The positive test reading for the leader of the world’s largest economy adds more uncertainty to investors' worries. US stock futures and Asian shares fell in the wake of the news. Future contracts for S&P 500 and Dow industrials lost 1.9 percent.

A TV reporter stands in front of a large screen showing stock prices at the Tokyo Stock Exchange after market opens in Tokyo, Japan. October 2, 2020. REUTERS/Kim Kyung-Hoon/File Photo
A TV reporter stands in front of a large screen showing stock prices at the Tokyo Stock Exchange after market opens in Tokyo, Japan. October 2, 2020. REUTERS/Kim Kyung-Hoon/File Photo (Reuters)

US stock futures and Asian shares have fallen after President Donald Trump said he and first lady Melania Trump tested positive for the new coronavirus.

The future contracts for both the S&P 500 and the Dow industrials lost 1.9 percent. Oil prices also slipped on Friday.

Trump tweeted news of his test results just hours after the White House announced that senior aide Hope Hicks had come down with the virus after travelling with the president several times this week.

'Incredible twist'

“To say this potentially could be a big deal is an understatement,” Rabobank said in a commentary. “Anyway, everything now takes a backseat to the latest incredible twist in this US election campaign.”

Trading in Asia was thin, with markets in Shanghai and Hong Kong closed. The Nikkei 225 index shed strong early gains, losing 0.8 percent to 22,999.75 after the Tokyo Stock Exchange resumed trading following an all-day outage due to a technical failure.

Reports that the Japanese government is preparing new stimulus measures to help the economy recover from a prolonged downturn worsened by the coronavirus pandemic provided only a temporary lift. Prices fell further after Trump's announcement. 

READ MORE: Japan eyes stimulus plan worth over $929B to battle pandemic - Nikkei

Australia’s benchmark S&P/ASX 200 slipped 1 percent to 5,815.90. Shares in Singapore, Thailand and Indonesia also fell.

UK stops taking bets on US elections

Bookmakers in Britain suspended betting on the outcome of the US election on Friday.

Ladbrokes, Irish-based Paddy Power as well as online gambling exchange Betfair were among firms to halt all betting on the November 3 contest.

"We have temporarily taken the US election markets down as we await further updates - this is standard procedure and we wish Donald and Melania Trump well," a spokeswoman for Lad brokes said in a statement.

Betfair had put Democratic challenger Joe Biden's probability of winning at 60 percent on Wednesday after the first presidential debate. Biden's odds rose from 56 percent before the debate. Trump's fell to 40 percent.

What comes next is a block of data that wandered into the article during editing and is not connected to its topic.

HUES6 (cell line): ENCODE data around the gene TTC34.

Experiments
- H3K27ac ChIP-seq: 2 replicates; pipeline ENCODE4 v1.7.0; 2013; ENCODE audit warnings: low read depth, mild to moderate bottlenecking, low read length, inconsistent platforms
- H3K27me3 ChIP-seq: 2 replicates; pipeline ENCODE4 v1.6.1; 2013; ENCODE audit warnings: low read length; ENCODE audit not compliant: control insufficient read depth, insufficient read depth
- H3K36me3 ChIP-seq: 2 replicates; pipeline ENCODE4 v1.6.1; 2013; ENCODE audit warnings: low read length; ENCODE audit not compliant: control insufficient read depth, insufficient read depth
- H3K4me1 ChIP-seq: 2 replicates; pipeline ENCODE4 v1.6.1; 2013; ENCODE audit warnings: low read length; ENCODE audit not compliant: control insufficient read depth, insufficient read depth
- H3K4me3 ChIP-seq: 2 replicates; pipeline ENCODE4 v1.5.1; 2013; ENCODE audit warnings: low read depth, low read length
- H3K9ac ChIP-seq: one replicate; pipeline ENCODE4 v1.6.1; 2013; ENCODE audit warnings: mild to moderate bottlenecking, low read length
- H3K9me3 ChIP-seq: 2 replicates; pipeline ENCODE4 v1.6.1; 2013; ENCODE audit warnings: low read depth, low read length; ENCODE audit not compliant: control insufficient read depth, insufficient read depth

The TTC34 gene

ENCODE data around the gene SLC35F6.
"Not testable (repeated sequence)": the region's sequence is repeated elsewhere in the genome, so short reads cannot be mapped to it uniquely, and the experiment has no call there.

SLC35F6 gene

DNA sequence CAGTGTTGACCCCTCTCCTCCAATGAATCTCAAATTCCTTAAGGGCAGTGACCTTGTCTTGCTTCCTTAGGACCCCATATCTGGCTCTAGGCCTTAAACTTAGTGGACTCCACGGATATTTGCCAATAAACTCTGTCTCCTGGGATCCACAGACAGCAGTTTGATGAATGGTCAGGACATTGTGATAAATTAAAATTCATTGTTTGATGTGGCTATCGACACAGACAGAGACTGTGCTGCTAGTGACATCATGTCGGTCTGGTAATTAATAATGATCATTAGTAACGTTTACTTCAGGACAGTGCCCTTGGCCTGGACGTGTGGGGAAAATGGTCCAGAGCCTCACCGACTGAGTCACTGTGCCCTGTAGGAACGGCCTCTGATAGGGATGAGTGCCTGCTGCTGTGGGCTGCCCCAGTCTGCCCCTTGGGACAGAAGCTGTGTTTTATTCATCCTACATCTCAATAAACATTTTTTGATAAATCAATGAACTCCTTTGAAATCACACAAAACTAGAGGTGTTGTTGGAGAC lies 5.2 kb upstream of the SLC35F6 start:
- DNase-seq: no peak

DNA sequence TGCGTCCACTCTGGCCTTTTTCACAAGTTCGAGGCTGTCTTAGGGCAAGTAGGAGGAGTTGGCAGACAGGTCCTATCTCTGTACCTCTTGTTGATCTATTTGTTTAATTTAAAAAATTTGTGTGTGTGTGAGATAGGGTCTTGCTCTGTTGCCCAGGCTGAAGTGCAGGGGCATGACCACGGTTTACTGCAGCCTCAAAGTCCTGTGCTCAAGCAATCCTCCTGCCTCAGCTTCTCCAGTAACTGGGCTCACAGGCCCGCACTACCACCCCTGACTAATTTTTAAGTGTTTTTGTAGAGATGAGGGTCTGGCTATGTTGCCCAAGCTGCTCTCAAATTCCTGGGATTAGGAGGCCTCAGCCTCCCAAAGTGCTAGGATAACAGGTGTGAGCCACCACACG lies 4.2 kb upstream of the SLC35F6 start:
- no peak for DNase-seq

Betting on politics is illegal in the United States but permitted and common in Britain.

Swinging US markets

On Thursday, the benchmark S&P 500 ended the day 0.5 percent higher, at 3,380.80, the Dow Jones Industrial Average rose 0.1 percent to 27,816.90 and the Nasdaq composite rose 1.4 percent to 11,326.51, as big tech-oriented stocks propped up the market, much as they have through the pandemic.

Such big swings have become typical recently, as investors handicap the chances of a deal on Capitol Hill to send more cash to Americans, restore jobless benefits for laid-off workers and deliver assistance to airlines and other industries hit particularly hard by the pandemic.

House Speaker Nancy Pelosi and Treasury Secretary Steven Mnuchin continued their talks on Thursday, but no breakthrough arrived before stock trading ended on Wall Street. Instead, there were only hopes that were periodically raised and dashed as government officials took turns criticising each other.

“Things remain fluid; we all know what is at stake if this deal does not go through before markets sundown, it is unlikely to be pretty ugly," Stephen Innes of Axi said in a commentary.

READ MORE: US President Trump and first lady test positive for Covid-19

US employment figures

Beyond potential political developments, investors will be watching for job figures due out on Friday.

Data released on Thursday painted a mixed picture for the US economy, with one report showing the number of workers filing for unemployment benefits last week fell to 837,000 from 873,000. That was less than economists expected, but incredibly high compared with before the pandemic.

Consumer spending was higher than forecast in August, which is key because it’s the main driver of the US economy. But personal incomes weakened by more than expected last month, and growth in the country's manufacturing sector also fell short of forecasts.

With airlines and other major companies announcing layoffs and furloughs, another round of economic aid from Congress is seen as crucial. 

Treasury Secretary Stephen Mnuchin and House Speaker Nancy Pelosi have worked effectively together in the past, helping to drive through the previous economic rescue approved by Congress in March. But the country’s deepening partisan divide has stymied progress, with the presidential election only about a month away.

The yield on the 10-year Treasury fell to 0.66 percent from 0.67 percent late on Thursday.

US benchmark crude lost $1.08 to $37.64 per barrel in electronic trading on the New York Mercantile Exchange. It gave up $1.50 to $38.72 on Thursday. Brent crude, the international standard, lost $1.05 to $39.88 per barrel.

The dollar weakened to 105.05 Japanese yen from 105.54 yen. The euro weakened to $1.1731 from $1.1747.

Source: TRTWorld and agencies